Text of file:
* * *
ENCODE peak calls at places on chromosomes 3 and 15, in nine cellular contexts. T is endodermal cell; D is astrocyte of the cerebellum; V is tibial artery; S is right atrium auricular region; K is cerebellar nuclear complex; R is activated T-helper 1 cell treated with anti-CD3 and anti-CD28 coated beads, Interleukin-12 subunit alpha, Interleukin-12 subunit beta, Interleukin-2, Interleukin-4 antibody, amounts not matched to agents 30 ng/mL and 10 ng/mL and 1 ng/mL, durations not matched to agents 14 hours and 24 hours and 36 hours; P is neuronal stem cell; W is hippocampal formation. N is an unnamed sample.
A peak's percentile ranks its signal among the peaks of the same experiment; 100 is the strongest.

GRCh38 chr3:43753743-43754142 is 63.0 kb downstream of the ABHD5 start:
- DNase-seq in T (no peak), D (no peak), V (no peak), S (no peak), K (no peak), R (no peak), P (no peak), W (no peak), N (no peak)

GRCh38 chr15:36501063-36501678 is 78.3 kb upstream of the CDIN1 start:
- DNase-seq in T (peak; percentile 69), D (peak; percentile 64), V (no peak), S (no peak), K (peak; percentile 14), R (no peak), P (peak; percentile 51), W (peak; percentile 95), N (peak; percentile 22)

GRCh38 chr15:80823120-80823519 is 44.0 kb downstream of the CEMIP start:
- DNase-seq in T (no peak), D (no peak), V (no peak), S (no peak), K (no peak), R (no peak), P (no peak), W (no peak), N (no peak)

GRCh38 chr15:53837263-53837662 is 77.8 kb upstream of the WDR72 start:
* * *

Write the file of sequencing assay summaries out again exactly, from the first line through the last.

ENCODE peak calls at places on chromosomes 3 and 15, in nine cellular contexts. T is endodermal cell; D is astrocyte of the cerebellum; V is tibial artery; S is right atrium auricular region; K is cerebellar nuclear complex; R is activated T-helper 1 cell treated with anti-CD3 and anti-CD28 coated beads, Interleukin-12 subunit alpha, Interleukin-12 subunit beta, Interleukin-2, Interleukin-4 antibody, amounts not matched to agents 30 ng/mL and 10 ng/mL and 1 ng/mL, durations not matched to agents 14 hours and 24 hours and 36 hours; P is neuronal stem cell; W is hippocampal formation. N is an unnamed sample.
A peak's percentile ranks its signal among the peaks of the same experiment; 100 is the strongest.

GRCh38 chr3:43753743-43754142 is 63.0 kb downstream of the ABHD5 start:
- DNase-seq in T (no peak), D (no peak), V (no peak), S (no peak), K (no peak), R (no peak), P (no peak), W (no peak), N (no peak)

GRCh38 chr15:36501063-36501678 is 78.3 kb upstream of the CDIN1 start:
- DNase-seq in T (peak; percentile 69), D (peak; percentile 64), V (no peak), S (no peak), K (peak; percentile 14), R (no peak), P (peak; percentile 51), W (peak; percentile 95), N (peak; percentile 22)

GRCh38 chr15:80823120-80823519 is 44.0 kb downstream of the CEMIP start:
- DNase-seq in T (no peak), D (no peak), V (no peak), S (no peak), K (no peak), R (no peak), P (no peak), W (no peak), N (no peak)

GRCh38 chr15:53837263-53837662 is 77.8 kb upstream of the WDR72 start: